Friday, 8 November 2013


I get lost all the time.  You wouldn’t believe how lost I can get.  It’s like I lack any kind of internal compass.  It surprises me, because Father knows how to get everywhere, and equipped me in all my pre sat nav travelling with clear directions, generally punctuated by pub landmarks.  Sister is relatively savvy in a local way.  Mother is quietly skilled, but me – blindfold me and spin me around in the living room and I’d get lost on the way to the kitchen.

It’s so bad that I have actually relied on Daughter (who’s 5, remember), to point out the way.  We were off on a family day trip and were setting the sat nav up, and she asked why we needed it.  So as not to get lost, I told her.  She looked at me with wide eyed incredulity.  ‘But we’ve been before!’.  So you see how challenged I am.

I’ve had a couple of corkers in the space of a week.  They were both on a Thursday, and so I will be driving straight home from work next Thursday (one of the few journeys I manage without a hitch).  Last week, I was heading to a Halloween party straight from work.  Husband had gone to Sister’s house, and they and Brother-in-Law were taking Daughter and Niece off to a party at a cricket club.  Sister gave me a couple of landmarks, and I set off reasonably confidently.  It took me three quarters of an hour.  It should have taken me ten minutes.  What I didn’t realise was that I’d been right by it three times but each time had turned right instead of left.  In my defence, it was dark and not signposted at all.

Then yesterday I had to go an event at a local school for work.  I’d forgotten the sat nav, but the route planner I’d looked at told me 9 minutes.  The directions seemed straight forward enough.  Over an hour later, with the car running on fumes, I decided to try and head home.

I need The Knowledge.  Maybe I should sign up to some kind of taxi drivers course.  I thought it was an age thing, because I used to think nothing of driving into the city centre every Saturday (cheaper petrol and free parking), but while I took my eye off the ball and had a baby, they rebuilt the city and suddenly half the roads I used to use had disappeared, and it was all unfathomable.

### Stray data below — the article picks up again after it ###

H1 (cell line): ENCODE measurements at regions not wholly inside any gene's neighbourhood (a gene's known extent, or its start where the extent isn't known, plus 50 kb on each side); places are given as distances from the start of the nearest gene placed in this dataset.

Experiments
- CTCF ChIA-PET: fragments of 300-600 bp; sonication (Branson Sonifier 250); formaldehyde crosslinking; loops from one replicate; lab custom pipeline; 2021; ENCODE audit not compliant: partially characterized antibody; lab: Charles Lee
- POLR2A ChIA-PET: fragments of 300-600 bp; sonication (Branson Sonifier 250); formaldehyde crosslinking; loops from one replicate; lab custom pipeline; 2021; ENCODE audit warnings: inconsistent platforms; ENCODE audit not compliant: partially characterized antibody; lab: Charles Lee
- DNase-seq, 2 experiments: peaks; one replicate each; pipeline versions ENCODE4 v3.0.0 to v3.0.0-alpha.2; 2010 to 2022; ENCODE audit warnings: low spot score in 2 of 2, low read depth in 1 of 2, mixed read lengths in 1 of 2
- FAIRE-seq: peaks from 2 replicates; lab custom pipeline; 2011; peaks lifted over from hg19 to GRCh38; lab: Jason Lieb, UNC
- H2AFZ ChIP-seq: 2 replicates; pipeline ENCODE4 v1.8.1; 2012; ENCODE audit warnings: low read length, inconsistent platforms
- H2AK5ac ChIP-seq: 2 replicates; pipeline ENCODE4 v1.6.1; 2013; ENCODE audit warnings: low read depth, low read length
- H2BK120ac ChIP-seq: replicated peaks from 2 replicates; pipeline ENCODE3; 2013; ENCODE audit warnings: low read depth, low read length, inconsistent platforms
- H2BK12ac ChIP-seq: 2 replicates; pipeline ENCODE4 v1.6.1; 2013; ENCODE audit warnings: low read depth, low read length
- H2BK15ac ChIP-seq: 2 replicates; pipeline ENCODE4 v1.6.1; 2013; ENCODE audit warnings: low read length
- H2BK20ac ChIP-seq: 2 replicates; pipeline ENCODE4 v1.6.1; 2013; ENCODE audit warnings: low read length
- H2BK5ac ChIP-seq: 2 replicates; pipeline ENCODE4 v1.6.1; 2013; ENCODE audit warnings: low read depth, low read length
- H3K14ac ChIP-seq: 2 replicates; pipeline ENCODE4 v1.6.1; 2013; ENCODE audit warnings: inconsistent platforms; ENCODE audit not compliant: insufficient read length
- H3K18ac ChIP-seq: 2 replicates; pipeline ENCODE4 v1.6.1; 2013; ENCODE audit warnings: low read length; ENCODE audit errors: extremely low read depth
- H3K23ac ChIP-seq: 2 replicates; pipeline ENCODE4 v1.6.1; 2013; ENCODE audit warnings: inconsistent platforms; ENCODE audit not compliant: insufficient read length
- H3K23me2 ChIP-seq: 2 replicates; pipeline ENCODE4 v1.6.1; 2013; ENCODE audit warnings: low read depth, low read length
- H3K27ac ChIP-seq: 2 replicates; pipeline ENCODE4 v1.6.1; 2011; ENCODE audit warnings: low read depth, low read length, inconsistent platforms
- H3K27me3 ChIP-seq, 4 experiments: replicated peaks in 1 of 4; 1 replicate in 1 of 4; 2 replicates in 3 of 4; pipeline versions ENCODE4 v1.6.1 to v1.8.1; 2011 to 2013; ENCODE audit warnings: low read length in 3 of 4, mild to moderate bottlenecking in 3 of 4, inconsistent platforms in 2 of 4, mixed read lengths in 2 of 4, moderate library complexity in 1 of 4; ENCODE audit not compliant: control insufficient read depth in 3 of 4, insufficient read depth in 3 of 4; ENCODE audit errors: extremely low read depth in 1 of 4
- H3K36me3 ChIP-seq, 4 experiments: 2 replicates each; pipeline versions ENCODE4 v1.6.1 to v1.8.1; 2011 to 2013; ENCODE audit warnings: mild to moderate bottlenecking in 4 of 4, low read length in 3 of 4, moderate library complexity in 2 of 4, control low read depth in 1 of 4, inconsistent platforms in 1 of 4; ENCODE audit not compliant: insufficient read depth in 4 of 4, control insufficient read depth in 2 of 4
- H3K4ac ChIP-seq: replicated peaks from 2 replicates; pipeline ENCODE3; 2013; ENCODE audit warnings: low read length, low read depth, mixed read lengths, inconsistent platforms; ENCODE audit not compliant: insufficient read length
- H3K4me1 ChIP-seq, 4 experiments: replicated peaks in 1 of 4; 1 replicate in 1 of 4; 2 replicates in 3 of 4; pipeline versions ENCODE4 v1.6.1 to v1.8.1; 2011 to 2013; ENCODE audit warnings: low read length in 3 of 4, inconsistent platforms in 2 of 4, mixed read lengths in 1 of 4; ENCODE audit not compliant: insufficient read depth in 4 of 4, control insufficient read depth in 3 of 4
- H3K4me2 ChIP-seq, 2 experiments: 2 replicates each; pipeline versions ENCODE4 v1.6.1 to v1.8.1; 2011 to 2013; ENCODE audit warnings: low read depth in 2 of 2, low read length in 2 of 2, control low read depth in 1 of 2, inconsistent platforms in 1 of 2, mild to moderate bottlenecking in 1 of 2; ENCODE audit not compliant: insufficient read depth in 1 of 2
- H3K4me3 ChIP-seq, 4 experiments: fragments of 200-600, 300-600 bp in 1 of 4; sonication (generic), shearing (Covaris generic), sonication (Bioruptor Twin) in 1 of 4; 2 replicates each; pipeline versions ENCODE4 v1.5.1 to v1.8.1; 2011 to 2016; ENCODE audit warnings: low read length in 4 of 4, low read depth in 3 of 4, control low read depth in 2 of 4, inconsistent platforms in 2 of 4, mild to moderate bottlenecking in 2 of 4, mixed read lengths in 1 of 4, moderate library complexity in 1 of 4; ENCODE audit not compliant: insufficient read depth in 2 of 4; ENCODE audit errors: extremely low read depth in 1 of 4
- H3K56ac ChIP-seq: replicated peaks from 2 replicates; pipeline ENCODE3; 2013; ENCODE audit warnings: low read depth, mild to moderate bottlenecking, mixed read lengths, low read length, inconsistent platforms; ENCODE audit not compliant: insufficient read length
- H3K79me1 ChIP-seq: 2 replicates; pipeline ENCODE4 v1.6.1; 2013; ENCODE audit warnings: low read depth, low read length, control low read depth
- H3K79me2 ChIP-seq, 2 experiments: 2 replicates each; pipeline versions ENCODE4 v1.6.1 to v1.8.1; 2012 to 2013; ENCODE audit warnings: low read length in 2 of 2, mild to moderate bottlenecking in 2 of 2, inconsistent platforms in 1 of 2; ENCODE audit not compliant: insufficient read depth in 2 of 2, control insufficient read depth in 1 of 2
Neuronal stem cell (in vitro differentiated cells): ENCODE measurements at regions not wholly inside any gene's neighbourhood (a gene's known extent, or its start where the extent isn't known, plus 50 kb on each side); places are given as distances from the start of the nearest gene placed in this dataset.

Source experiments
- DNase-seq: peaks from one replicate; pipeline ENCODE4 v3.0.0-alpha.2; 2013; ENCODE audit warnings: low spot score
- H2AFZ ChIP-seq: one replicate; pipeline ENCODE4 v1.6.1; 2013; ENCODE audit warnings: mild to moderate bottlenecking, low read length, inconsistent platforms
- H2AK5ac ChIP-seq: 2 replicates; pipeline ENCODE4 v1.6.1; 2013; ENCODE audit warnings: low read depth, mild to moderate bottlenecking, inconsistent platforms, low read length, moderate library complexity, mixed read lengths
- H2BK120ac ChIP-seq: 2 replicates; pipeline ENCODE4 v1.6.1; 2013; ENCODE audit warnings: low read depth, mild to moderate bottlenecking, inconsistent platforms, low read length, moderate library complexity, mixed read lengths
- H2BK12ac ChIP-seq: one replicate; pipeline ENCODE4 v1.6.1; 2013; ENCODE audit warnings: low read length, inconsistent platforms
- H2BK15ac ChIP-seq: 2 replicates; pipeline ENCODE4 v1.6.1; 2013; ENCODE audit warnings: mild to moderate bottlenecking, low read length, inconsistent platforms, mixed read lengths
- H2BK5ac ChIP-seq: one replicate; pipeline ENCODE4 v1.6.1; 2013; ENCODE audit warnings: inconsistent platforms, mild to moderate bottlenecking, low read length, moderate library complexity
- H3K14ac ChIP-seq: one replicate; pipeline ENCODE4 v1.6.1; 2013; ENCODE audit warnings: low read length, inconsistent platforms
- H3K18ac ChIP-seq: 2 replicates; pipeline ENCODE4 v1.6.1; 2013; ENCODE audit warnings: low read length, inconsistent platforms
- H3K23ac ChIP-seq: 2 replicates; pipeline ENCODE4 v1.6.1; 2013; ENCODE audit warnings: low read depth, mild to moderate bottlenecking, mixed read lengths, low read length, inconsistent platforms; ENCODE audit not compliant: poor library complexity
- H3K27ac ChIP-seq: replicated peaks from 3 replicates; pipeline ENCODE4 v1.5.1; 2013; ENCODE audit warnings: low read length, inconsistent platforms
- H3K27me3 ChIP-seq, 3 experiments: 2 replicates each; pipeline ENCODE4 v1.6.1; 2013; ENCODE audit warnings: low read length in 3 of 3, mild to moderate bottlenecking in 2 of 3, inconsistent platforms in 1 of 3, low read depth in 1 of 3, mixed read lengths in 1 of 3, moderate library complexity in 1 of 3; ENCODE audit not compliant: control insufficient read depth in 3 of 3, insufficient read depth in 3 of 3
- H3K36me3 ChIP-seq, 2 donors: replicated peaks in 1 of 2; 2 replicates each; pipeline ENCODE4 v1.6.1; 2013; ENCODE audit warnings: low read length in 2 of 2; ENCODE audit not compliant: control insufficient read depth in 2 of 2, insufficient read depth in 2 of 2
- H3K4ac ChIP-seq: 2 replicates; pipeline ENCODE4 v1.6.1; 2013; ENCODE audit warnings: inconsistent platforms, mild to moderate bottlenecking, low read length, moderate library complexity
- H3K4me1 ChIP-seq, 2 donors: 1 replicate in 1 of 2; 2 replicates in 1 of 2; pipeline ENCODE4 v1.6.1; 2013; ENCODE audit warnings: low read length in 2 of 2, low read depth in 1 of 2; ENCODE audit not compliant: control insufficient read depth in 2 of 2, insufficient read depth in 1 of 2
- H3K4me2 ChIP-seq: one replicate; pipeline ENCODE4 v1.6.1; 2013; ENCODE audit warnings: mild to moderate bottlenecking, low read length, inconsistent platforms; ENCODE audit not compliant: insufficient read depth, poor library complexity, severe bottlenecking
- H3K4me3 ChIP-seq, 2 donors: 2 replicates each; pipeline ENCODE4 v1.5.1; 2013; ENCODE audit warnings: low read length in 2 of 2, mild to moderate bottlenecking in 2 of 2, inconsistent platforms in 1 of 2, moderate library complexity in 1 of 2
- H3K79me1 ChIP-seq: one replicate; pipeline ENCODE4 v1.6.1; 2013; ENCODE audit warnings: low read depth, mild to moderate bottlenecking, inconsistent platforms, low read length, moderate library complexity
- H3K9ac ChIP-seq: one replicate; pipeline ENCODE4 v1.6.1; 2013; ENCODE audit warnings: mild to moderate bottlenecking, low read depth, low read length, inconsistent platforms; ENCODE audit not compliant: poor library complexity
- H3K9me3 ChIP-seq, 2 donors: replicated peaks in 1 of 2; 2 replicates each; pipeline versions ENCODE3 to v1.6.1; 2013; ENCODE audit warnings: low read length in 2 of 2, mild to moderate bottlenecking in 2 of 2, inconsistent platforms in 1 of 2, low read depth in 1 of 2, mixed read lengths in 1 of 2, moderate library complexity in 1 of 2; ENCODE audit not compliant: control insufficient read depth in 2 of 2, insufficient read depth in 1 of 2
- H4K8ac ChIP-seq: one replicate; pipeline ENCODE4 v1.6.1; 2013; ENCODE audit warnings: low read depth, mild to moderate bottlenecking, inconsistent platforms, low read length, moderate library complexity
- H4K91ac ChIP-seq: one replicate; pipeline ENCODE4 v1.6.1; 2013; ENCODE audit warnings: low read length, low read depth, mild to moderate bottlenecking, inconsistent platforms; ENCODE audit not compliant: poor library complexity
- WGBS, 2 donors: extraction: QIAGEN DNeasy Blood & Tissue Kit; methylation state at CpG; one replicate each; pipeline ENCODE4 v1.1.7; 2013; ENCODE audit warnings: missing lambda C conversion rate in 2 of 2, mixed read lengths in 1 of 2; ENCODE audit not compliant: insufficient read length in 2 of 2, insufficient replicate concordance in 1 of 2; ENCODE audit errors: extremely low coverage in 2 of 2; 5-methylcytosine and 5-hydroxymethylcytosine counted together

I’ve got a couple of even worse examples.  Pre husbands, Sister and I went off to a wedding in Sheffield, me at the wheel.  We’d booked in to a hotel and the plan should have given us time to arrive, have a leisurely lunch and get changed.  When we saw a sign for Hull, we rang Father.  Apparently we had gone too far!  We begged the hotel to make us a sandwich and took hurried bites in between hair and makeup.  Father directed us home via a phone call every 15 minutes.

And then there was the year that me, Sister and C went to Blackpool for New Year.  This time C was driving.  We set off on the return journey (having arrived unscathed) and at some point one of us commented it seemed to be taking forever – a very long hour indeed.  The reason for that was because we had completely missed our Liverpool exit and were nearly in Birmingham.

So if I ever offer you a lift, be certain that you know the way, because there’s no guarantee that I do!

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